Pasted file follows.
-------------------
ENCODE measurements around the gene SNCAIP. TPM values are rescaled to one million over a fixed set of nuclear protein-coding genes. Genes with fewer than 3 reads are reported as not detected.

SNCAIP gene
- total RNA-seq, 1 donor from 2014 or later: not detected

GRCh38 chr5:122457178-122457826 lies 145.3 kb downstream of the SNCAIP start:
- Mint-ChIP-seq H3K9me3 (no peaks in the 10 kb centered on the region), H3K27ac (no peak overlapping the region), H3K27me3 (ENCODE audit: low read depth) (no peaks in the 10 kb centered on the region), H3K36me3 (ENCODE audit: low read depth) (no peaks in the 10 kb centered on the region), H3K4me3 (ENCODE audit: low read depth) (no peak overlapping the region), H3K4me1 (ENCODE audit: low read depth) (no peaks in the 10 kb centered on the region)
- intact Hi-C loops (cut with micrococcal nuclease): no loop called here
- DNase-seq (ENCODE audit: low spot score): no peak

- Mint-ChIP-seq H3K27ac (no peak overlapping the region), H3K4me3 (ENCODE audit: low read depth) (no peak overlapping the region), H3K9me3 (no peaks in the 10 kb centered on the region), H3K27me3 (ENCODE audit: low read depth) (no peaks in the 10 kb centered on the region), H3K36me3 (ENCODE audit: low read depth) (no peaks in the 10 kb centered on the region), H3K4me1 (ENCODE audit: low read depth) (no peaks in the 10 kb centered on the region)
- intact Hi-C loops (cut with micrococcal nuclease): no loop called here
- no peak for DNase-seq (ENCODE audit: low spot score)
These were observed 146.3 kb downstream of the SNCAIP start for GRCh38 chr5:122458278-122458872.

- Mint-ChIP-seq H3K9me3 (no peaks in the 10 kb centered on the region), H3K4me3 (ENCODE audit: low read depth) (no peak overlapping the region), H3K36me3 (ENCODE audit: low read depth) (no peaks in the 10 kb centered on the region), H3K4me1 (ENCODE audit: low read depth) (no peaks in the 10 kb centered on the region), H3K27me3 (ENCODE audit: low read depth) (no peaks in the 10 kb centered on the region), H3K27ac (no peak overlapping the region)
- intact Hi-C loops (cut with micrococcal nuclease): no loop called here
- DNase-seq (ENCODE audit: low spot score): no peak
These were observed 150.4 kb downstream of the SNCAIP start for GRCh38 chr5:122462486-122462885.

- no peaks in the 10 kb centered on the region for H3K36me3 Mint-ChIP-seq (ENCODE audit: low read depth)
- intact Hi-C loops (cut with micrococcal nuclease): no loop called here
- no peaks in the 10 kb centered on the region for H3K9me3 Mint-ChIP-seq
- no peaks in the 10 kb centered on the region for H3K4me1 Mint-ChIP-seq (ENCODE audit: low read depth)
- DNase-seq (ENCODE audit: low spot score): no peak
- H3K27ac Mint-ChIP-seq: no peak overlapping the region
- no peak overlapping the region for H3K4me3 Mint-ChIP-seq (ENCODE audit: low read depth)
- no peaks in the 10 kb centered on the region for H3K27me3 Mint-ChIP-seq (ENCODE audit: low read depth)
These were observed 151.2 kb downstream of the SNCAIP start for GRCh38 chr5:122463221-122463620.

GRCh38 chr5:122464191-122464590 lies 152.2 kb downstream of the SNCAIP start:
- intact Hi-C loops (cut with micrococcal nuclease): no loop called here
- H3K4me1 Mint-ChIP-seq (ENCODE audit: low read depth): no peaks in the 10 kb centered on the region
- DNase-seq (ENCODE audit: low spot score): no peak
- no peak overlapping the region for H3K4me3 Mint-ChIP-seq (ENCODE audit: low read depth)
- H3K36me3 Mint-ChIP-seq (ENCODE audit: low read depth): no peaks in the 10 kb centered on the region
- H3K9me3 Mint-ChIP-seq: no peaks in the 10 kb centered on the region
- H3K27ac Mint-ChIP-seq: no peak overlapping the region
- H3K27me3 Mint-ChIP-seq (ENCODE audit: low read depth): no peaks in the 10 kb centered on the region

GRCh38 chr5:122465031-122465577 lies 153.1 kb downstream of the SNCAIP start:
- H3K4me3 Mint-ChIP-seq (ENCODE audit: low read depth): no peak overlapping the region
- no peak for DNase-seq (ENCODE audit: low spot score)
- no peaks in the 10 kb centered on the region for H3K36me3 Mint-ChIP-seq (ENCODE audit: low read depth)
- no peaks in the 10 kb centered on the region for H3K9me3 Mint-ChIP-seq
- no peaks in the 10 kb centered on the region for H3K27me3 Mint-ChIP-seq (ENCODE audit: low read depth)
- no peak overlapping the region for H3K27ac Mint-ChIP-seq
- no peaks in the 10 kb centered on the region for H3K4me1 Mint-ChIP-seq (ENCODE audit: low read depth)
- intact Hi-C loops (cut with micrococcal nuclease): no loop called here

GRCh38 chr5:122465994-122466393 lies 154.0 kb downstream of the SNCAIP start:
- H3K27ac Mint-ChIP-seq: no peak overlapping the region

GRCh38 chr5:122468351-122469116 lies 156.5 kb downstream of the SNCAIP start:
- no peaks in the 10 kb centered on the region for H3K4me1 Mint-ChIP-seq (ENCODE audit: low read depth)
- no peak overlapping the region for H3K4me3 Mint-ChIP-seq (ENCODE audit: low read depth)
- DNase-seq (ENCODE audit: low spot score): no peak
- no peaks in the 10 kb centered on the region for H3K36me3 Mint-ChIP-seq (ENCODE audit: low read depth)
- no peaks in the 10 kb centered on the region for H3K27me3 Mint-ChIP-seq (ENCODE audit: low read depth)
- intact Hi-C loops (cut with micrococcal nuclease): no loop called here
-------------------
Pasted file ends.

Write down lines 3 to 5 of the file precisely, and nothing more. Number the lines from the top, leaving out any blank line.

- total RNA-seq, 1 donor from 2014 or later: not detected

GRCh38 chr5:122457178-122457826 lies 145.3 kb downstream of the SNCAIP start:
- Mint-ChIP-seq H3K9me3 (no peaks in the 10 kb centered on the region), H3K27ac (no peak overlapping the region), H3K27me3 (ENCODE audit: low read depth) (no peaks in the 10 kb centered on the region), H3K36me3 (ENCODE audit: low read depth) (no peaks in the 10 kb centered on the region), H3K4me3 (ENCODE audit: low read depth) (no peak overlapping the region), H3K4me1 (ENCODE audit: low read depth) (no peaks in the 10 kb centered on the region)